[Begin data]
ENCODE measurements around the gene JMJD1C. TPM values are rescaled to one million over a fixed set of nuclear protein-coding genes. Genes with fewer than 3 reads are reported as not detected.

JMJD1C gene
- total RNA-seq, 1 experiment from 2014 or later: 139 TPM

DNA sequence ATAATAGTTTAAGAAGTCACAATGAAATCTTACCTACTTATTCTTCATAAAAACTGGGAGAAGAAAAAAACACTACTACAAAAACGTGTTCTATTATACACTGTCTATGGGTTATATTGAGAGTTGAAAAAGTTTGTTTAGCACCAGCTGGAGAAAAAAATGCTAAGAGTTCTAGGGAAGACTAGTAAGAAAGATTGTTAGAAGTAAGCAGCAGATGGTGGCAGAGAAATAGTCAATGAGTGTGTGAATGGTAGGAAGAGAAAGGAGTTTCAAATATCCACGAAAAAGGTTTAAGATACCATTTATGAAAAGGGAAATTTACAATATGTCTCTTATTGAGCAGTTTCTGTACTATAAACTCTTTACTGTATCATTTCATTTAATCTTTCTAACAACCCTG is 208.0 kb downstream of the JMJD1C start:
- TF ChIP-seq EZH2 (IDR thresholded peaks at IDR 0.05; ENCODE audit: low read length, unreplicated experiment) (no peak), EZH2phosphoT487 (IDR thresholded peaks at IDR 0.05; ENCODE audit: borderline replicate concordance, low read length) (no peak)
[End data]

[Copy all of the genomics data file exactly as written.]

ENCODE measurements around the gene JMJD1C. TPM values are rescaled to one million over a fixed set of nuclear protein-coding genes. Genes with fewer than 3 reads are reported as not detected.

JMJD1C gene
- total RNA-seq, 1 experiment from 2014 or later: 139 TPM

DNA sequence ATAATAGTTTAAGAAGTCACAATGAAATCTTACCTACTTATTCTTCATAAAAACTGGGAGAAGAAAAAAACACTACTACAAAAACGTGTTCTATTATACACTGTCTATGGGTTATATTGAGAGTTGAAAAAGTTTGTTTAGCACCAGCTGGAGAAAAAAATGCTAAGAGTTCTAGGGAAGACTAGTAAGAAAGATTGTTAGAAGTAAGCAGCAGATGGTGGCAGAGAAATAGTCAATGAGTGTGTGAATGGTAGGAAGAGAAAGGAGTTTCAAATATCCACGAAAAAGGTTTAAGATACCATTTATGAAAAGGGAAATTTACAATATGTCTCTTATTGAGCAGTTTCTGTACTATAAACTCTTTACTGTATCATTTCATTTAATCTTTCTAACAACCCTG is 208.0 kb downstream of the JMJD1C start:
- TF ChIP-seq EZH2 (IDR thresholded peaks at IDR 0.05; ENCODE audit: low read length, unreplicated experiment) (no peak), EZH2phosphoT487 (IDR thresholded peaks at IDR 0.05; ENCODE audit: borderline replicate concordance, low read length) (no peak)